In visit to Guinea, UN envoy works for calm and dialogue ahead of elections
Said Djinnit, Special Representative of the Secretary-General for West Africa, also appealed to those who planned to participate in demonstrations today to ensure that any protests take place in a peaceful manner and in accordance with the law, and called on all parties in the country to act with restraint.
In March, protests in the West African nation related to the polls led to several deaths and hundreds of injuries. Both Secretary-General Ban Ki-moon and the UN human rights office appealed for calm amid the violence and urged political actors in Guinea to pursue dialogue to create conditions for peaceful elections.
Mr. Djinnit, who heads the Dakar-based UN Office for West Africa (UNOWA), spent the past three days in Conakry, where he is supported by a team of UN experts. He is scheduled to return to the country early next week to continue his consultations.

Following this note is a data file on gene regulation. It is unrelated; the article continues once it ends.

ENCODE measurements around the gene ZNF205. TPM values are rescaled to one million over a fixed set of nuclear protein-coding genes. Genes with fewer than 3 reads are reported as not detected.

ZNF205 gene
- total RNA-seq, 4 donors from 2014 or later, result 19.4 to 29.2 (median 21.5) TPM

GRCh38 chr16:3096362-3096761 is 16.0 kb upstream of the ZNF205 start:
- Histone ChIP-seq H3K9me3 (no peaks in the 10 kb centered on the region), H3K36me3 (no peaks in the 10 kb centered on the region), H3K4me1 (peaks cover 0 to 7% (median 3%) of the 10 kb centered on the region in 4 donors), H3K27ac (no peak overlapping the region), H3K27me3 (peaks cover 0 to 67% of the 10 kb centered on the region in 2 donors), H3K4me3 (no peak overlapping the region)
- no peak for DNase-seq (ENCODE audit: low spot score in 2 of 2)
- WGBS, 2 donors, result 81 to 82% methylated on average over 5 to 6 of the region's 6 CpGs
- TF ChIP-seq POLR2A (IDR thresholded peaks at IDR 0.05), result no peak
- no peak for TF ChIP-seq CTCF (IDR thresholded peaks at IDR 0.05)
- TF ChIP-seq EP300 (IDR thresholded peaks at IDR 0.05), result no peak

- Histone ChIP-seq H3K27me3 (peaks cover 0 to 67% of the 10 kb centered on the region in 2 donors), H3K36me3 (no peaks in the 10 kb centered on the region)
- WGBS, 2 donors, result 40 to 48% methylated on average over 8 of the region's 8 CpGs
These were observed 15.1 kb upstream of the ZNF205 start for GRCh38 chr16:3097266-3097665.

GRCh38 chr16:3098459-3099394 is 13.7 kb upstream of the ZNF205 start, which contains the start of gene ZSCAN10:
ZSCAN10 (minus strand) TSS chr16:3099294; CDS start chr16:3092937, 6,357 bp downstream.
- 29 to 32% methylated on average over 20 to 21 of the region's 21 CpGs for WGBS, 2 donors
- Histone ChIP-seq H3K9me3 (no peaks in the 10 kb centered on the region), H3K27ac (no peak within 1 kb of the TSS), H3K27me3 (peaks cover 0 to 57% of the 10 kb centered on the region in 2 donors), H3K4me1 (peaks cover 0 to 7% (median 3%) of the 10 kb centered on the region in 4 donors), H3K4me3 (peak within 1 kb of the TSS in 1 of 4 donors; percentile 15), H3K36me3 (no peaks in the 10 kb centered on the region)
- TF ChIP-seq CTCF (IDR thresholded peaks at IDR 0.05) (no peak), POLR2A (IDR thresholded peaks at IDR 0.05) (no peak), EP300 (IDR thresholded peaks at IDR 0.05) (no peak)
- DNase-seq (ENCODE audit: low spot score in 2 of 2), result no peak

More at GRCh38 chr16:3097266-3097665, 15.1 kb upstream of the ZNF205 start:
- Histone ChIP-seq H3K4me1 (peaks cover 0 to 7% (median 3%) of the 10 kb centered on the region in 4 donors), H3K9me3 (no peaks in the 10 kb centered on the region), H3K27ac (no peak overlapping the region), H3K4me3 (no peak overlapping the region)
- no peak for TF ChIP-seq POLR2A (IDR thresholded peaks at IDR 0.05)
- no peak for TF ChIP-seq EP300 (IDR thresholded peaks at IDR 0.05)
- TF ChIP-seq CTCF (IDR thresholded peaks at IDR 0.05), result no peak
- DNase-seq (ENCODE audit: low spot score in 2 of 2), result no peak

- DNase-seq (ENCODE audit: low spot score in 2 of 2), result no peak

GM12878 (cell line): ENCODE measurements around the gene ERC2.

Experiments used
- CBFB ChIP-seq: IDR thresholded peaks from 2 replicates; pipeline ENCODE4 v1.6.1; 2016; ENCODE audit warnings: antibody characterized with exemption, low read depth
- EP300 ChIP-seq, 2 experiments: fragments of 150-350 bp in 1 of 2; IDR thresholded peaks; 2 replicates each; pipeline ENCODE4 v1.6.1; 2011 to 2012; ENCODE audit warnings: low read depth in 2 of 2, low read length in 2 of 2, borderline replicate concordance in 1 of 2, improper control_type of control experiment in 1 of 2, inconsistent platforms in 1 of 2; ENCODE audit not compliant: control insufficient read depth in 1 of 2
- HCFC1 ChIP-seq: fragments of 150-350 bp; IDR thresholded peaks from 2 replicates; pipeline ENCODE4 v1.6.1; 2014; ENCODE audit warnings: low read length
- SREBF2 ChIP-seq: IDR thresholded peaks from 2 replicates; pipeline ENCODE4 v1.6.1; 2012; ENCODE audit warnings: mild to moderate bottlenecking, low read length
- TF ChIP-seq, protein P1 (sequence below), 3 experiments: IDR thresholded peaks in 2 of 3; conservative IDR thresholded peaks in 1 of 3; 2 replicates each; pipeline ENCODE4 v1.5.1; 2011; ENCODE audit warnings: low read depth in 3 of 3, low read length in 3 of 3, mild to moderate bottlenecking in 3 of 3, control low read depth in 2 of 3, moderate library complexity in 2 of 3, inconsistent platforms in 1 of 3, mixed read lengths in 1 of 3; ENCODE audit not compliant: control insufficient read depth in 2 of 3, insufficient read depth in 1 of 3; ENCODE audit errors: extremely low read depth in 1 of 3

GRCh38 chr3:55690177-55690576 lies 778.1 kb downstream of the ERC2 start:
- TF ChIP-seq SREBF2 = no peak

The visit follows his appointment by Mr. Ban as facilitator for the UN as part of the college of facilitators established to help bring about inclusive political dialogue in Guinea.
Established in 2002, UNOWA is a political mission charged with enhancing the contributions of the UN towards the achievement of peace and security in West Africa, an important aspect of which is preventive diplomacy.
The Office has been involved in intensive diplomatic efforts in Guinea since a 2008 coup when Captain Moussa Dadis Camara seized power following the death of long-time president Lansana Conté.
It encouraged a return to constitutional rule via democratic elections held in 2010, which resulted in the election of Alpha Condé as President. A political impasse has blocked the holding of subsequent legislative elections, however.